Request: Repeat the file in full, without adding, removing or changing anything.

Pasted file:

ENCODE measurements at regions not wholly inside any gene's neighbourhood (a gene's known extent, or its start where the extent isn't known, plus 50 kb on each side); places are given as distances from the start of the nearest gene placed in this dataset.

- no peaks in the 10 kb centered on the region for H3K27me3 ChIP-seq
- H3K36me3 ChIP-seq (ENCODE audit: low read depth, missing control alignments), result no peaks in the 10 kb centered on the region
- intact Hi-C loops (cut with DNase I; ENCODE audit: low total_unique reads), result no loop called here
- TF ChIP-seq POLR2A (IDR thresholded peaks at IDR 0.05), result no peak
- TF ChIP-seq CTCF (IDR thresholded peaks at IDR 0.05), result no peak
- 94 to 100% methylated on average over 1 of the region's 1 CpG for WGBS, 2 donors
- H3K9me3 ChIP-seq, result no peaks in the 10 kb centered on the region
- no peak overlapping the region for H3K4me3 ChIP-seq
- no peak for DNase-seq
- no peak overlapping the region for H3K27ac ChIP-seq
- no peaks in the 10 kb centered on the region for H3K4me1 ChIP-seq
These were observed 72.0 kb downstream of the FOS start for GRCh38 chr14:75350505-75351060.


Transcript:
ENCODE measurements at regions not wholly inside any gene's neighbourhood (a gene's known extent, or its start where the extent isn't known, plus 50 kb on each side); places are given as distances from the start of the nearest gene placed in this dataset.

- no peaks in the 10 kb centered on the region for H3K27me3 ChIP-seq
- H3K36me3 ChIP-seq (ENCODE audit: low read depth, missing control alignments), result no peaks in the 10 kb centered on the region
- intact Hi-C loops (cut with DNase I; ENCODE audit: low total_unique reads), result no loop called here
- TF ChIP-seq POLR2A (IDR thresholded peaks at IDR 0.05), result no peak
- TF ChIP-seq CTCF (IDR thresholded peaks at IDR 0.05), result no peak
- 94 to 100% methylated on average over 1 of the region's 1 CpG for WGBS, 2 donors
- H3K9me3 ChIP-seq, result no peaks in the 10 kb centered on the region
- no peak overlapping the region for H3K4me3 ChIP-seq
- no peak for DNase-seq
- no peak overlapping the region for H3K27ac ChIP-seq
- no peaks in the 10 kb centered on the region for H3K4me1 ChIP-seq
These were observed 72.0 kb downstream of the FOS start for GRCh38 chr14:75350505-75351060.